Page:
Keeping Your Pet Safe This Halloween

A child wearing a Halloween outfit with a cat outsideLast week, we covered all of the delicious and safe treats your pet can enjoy on Halloween, but what about general safety when it comes to the most frightful night of the year?

Much like July Fourth and thunderstorm season, Halloween is a time of noise: knocks on the door, doorbells ringing, the shouts and laughter of trick-or-treaters, and the endless parade of costumed ghouls and ghosts lining the streets. This energy, while enjoyed by us and our families, is often quite scary to our pets.

From increased traffic and human pranks, to the unattended candy bowl, there are some potentially serious risks that the holiday poses. But, with some proactive measures, you and your best fur friend can enjoy this howling-good Halloween holiday together.

Don’t Dish it Out – The Candy, That Is

It’s hard to keep one eye on our pet at all times – particularly as the volume of wee-costumed guests increases throughout the evening.  Because chocolate and Xylitol are commonly found in many of our treats and snacks, it’s best to keep all human treats well out of reach of the family pet.  Keep all bowls of candy and baked goods up on a counter that cannot be accessed by your best pooch, or stored in a cabinet when not being used.

Human Tricks and Animal Cruelty

Unfortunately, this time of year sees more instances of animal cruelty than any other. Black cats, due to human ignorance and superstition, have been the primary target; although any pet is potentially at risk when left unattended. Be vigilant with your pet’s whereabouts this week and the week after Halloween, and bring outdoor kitties inside.  And, of course, if you witness any acts of animal cruelty, call the Rocklin Police Department or the Humane Society’s Investigative Line: (916) 765-2938.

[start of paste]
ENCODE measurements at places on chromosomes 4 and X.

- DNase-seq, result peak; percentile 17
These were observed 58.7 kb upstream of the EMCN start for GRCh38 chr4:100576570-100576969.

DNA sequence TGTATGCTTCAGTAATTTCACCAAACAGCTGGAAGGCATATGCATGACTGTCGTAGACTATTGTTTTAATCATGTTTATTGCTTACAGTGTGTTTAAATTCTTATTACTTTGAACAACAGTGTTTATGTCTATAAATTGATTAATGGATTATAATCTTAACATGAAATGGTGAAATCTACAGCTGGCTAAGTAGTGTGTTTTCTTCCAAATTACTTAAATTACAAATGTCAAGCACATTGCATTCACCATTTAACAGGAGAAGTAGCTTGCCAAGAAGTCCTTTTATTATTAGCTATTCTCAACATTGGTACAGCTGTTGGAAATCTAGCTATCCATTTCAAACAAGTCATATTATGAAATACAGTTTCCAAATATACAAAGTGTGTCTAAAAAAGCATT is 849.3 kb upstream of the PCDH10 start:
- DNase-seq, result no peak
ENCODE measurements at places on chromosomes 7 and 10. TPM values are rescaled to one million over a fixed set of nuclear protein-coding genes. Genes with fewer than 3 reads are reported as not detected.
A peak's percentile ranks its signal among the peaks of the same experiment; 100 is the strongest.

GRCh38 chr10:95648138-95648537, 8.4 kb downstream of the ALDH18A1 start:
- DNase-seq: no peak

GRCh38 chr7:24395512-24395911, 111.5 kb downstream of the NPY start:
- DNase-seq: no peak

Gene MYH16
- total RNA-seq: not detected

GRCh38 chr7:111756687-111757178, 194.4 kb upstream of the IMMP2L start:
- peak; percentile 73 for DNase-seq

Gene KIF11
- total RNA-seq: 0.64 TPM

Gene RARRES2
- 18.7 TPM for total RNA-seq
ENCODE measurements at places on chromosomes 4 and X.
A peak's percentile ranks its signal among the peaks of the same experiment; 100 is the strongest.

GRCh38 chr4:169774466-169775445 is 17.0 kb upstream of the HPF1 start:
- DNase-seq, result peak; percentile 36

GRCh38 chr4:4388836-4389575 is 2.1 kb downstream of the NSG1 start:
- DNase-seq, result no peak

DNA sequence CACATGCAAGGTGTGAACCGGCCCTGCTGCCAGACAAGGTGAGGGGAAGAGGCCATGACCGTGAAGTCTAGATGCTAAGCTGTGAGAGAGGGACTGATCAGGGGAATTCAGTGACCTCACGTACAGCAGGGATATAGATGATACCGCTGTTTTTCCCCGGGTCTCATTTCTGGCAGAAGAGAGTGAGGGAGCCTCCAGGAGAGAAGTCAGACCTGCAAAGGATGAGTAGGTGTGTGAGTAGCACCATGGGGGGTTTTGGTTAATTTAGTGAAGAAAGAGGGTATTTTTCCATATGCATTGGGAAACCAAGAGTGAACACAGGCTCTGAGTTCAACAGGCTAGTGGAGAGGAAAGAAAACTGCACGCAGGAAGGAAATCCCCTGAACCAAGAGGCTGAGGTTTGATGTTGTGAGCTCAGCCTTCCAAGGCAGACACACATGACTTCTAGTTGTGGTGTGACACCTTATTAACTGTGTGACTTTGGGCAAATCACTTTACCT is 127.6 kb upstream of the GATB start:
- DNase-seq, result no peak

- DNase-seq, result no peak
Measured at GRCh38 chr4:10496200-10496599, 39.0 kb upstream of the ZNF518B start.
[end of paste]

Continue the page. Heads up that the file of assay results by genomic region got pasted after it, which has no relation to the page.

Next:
Silly, Scary, or Sassy Pet Costumes

Realistically, many pets just don’t care for costumes. If the idea you have in mind would require wrangling your pet into an uncomfortable or annoying costume for the sake of a photo op, maybe it’s best to pass on that costume idea. Making your pet uncomfortable is not worth the cute factor.

However, there are canines (and even the odd feline) who are most agreeable to the idea of a dinosaur hat or bumblebee wings . When choosing a costume for your pet, focus on those that are minimal in design (not a complete body suit, in other words), safe for pets, and comfortably fitted.

Fear Factor

While we want our pets to enjoy every holiday with us, Halloween – much like Fourth of July – can spell NOISE. With the knocks at the door and the shouts and laughter, your pet may experience some anxiety or fear. If you see your pet becoming anxious, or if you believe your dog is prone to anxiety-related aggression, it is best to find a safe, quiet spot in the house where he or she can play with favorite toys until the noise and foot traffic have diminished.

Lost Pet Prevention

The constant opening of the front door, coupled with loads of distractions, create the perfect opportunity for your pet to make a break for it. If you haven’t done so already, consider microchipping your pet. Keep ID tag information current. And, of course, if your pet is participating in the fun, make sure he or she is being supervised throughout the night.

Halloween is a favorite holiday for many, and with a little pet-safety preparation, you can be sure to enjoy this great holiday with the whole family – fur kids included. Happy Halloween!